The newer forms of expression being explored in the world of art, together with trends in educational theory, helped to shape the concept of art as self-expression.

In the early decades of this century, John Dewey, an American philosopher and educator, articulated a view of education that was as revolutionary for its time as the innovations that were redefining the nature of art. In Dewey's view, children should be treated as active learners whose creative energies center on themselves and their world. The traditional concept of the child as "a miniature but imperfect adult" had supported a host of practices that Dewey and his followers rejected--namely, rote learning of ready-made facts, drill and recitation of text materials, and the imposition of arbitrary rules by adults . According to Dewey, active inquiry, sharing of effort, and experience in decision-making were natural and effective means to nurture learning.

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In 1920, educators who supported the principles of John Dewey's educational philosophy formed the Progressive Education Association. Through this organization, Dewey's ideas were tested and translated into classroom practices. Traditional subject areas, including art, were reinterpreted.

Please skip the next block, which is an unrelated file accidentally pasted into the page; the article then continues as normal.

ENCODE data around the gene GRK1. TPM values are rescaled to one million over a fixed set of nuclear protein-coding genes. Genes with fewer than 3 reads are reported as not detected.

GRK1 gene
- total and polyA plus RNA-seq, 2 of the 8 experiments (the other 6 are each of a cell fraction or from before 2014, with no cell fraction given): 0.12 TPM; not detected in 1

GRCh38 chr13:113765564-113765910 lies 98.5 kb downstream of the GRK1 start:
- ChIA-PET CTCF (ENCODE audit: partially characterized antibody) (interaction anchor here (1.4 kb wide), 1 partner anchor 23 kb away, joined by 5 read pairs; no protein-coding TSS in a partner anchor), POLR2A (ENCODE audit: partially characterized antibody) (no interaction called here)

Art teachers who supported Dewey's tenets soon discovered that recent developments in the world of art were compatible with the new philosophy of education. ]. Educators began to recognize that the child 's self-expression in art had its own kind of integrity; it had an authenticity that did not depend on traditional notions of skillful representation. Self-expression was not only a natural mode of behavior for children but was fundamental to their ultimate maturity. Thus, the child's artistic effort, at that time regarded by many teachers as a crude attempt at representation, was recognized by the "progressives" as a genuine form of art. "Child art" was discovered.